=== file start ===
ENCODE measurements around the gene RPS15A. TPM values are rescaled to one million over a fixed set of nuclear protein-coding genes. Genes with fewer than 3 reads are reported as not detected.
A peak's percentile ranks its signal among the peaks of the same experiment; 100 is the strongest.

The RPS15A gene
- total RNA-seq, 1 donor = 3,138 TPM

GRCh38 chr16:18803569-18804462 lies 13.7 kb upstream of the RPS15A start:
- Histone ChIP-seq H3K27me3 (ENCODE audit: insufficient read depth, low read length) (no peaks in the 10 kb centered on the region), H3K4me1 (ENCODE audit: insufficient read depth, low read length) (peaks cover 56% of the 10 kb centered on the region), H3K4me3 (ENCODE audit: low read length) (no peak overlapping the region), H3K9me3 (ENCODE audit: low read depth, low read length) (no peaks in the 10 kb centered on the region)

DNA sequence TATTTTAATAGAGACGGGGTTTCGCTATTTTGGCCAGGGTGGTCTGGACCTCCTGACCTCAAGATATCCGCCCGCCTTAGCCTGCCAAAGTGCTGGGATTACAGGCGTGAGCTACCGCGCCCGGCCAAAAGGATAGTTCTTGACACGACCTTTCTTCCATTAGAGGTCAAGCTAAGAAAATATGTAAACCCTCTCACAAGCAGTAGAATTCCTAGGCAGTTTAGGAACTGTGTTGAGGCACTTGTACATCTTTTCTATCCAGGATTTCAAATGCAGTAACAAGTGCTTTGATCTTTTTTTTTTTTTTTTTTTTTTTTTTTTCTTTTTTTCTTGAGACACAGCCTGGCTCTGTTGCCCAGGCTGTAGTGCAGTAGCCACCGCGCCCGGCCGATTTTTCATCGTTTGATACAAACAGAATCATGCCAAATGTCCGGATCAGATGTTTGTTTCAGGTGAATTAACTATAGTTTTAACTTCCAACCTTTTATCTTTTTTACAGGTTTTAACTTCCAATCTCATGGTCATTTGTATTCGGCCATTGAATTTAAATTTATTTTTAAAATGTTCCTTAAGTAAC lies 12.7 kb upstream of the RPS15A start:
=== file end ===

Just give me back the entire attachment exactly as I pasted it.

ENCODE measurements around the gene RPS15A. TPM values are rescaled to one million over a fixed set of nuclear protein-coding genes. Genes with fewer than 3 reads are reported as not detected.
A peak's percentile ranks its signal among the peaks of the same experiment; 100 is the strongest.

The RPS15A gene
- total RNA-seq, 1 donor = 3,138 TPM

GRCh38 chr16:18803569-18804462 lies 13.7 kb upstream of the RPS15A start:
- Histone ChIP-seq H3K27me3 (ENCODE audit: insufficient read depth, low read length) (no peaks in the 10 kb centered on the region), H3K4me1 (ENCODE audit: insufficient read depth, low read length) (peaks cover 56% of the 10 kb centered on the region), H3K4me3 (ENCODE audit: low read length) (no peak overlapping the region), H3K9me3 (ENCODE audit: low read depth, low read length) (no peaks in the 10 kb centered on the region)

DNA sequence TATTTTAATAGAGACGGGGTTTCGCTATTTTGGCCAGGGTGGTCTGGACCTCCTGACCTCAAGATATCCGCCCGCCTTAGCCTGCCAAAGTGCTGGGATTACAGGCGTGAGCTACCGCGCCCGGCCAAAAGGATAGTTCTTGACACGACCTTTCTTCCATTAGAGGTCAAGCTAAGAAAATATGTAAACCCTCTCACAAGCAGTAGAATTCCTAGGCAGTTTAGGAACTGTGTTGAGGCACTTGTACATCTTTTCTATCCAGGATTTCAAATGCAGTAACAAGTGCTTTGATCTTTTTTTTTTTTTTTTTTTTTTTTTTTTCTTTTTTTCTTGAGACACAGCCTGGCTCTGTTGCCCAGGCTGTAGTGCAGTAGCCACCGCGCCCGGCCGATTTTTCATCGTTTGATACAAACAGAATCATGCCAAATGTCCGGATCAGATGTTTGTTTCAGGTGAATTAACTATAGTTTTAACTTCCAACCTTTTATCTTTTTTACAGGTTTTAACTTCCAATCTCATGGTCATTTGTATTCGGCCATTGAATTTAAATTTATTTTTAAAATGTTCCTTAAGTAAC lies 12.7 kb upstream of the RPS15A start: